Editor’s Note: Peter Bergen is CNN’s national security analyst, a vice president at New America and a professor of practice at Arizona State University. His new book is “The Rise and Fall of Osama bin Laden.” The views expressed in this commentary are his own. View more opinion on CNN.
The hostage-taker at the synagogue in Colleyville, Texas, Saturday was believed by US law enforcement to be motivated by the imprisonment of Aafia Siddiqui, a Pakistani who is serving an 86-year sentence at a prison in Fort Worth. She was arrested by US forces in Afghanistan almost a decade and half ago, yet her arrest continues to reverberate today.
Siddiqui’s attorney, Marwa Elbially, released a statement Saturday condemning the hostage-taking at Congregation Beth Israel and urging the person responsible to release the hostages and turn himself in to law enforcement.
To most Americans Siddiqui is an obscure figure, but among Islamist terrorists the mother of three is an icon.
After ISIS kidnapped American journalist James Foley in Syria in 2012 the terrorists sent an email to Foley’s family in August 2014 demanding the release of Siddiqui.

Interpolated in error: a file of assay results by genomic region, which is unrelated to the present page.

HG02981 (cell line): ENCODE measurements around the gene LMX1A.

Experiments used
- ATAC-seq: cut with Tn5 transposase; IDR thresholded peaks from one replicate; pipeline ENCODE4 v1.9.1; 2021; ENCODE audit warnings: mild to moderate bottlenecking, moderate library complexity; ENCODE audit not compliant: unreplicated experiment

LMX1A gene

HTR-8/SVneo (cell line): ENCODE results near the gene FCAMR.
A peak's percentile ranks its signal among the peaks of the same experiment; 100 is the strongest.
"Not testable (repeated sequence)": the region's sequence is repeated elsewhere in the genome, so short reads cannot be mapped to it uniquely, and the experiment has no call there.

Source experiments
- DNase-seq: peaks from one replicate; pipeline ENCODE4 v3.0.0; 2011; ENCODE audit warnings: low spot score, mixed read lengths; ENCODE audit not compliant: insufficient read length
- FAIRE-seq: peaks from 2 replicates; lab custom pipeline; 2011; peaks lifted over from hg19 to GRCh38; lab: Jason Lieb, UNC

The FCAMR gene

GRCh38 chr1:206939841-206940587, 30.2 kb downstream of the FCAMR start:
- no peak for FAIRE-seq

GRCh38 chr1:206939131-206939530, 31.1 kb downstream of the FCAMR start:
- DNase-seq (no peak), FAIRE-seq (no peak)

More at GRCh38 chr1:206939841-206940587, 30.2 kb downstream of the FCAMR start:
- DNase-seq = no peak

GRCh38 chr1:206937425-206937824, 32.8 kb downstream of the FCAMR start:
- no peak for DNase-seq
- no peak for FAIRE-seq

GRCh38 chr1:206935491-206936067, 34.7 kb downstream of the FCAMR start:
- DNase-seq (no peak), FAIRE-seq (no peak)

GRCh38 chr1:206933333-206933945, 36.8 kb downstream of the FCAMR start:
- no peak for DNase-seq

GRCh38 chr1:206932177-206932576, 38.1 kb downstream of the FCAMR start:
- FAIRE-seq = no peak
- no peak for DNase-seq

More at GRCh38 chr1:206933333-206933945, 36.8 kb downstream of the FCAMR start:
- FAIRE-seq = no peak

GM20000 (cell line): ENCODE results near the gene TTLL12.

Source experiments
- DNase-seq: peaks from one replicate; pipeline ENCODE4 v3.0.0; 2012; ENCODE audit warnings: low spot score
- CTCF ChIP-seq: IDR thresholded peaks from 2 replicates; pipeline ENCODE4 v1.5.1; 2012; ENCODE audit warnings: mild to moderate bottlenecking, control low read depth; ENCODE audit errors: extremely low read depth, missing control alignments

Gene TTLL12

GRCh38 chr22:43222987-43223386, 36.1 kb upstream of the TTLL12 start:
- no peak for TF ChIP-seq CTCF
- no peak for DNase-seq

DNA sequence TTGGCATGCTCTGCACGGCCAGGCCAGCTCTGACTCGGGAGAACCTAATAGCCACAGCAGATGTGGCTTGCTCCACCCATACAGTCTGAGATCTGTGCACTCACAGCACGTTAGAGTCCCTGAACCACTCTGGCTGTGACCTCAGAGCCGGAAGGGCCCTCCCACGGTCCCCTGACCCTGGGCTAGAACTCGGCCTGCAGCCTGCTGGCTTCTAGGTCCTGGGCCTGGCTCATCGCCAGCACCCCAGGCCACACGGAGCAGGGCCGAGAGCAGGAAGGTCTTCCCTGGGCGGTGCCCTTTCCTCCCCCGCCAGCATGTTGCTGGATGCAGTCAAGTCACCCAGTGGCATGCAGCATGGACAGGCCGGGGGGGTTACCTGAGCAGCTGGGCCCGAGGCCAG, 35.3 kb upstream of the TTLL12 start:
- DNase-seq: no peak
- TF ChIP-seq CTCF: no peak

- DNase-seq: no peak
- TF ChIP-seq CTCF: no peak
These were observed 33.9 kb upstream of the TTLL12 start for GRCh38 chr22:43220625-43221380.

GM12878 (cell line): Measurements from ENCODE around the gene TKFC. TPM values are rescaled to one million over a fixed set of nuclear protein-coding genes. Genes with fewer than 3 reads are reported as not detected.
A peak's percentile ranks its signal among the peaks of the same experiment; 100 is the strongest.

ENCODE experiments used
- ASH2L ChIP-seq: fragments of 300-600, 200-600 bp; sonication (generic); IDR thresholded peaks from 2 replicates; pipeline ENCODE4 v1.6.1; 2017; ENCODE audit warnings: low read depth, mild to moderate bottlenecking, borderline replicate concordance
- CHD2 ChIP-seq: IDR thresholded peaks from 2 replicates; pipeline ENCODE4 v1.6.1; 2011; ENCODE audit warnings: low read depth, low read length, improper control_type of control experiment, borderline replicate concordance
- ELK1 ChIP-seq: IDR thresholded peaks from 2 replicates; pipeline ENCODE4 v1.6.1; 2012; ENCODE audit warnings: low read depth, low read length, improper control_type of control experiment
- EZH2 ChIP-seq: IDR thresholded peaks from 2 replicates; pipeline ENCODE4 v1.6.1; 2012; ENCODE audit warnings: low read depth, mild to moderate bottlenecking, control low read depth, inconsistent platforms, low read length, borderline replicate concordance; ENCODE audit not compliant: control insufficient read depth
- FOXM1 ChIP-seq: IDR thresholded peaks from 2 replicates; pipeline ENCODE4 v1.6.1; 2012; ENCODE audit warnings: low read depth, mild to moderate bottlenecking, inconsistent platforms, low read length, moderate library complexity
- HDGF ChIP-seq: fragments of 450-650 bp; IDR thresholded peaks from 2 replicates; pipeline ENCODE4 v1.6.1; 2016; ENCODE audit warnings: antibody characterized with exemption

In 2009, US soldier Bowe Bergdahl was taken hostage by the Taliban in Afghanistan. One of the key Taliban demands for Bergdhal’s release was Siddiqui being freed from US custody.
Siddiqui, a slight Pakistani in her mid-thirties, was arrested in eastern Afghanistan in July 2008. US officials said she was carrying documents about the manufacture of “dirty bombs,” which are radiological weapons. They said she was also carrying notes about attacks against New York City landmarks such as the Empire State Building and the Brooklyn Bridge.
Siddiqui, who lived in the United States between 1991 and 2002, graduated from top US universities with a degree in biology from the Massachusetts Institute of Technology and a PhD in neuroscience from Brandeis.
After Siddiqui was arrested in Ghazni, Afghanistan, she was interrogated on July 18, 2008 by US soldiers and FBI officials. During that interrogation Siddiqui found an unattended rifle and fired it at a US officer and other members of the interview team. She also attacked an FBI agent and a US army officer as they tried to disarm her. She was subsequently charged with attempted murder.
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In her native Pakistan, Siddiqui is lionized by some as a victim of the “war on terrorism.” Thousands took to the streets in protest when she was convicted of the attempted murder of the US army officer in 2010.
Now, once again, Siddiqui’s imprisonment in Texas is being used as a rationale for terrorism against Americans, this time in the United States itself.
American troops may have all departed Afghanistan in August, but America’s long war there continues to reverberate today.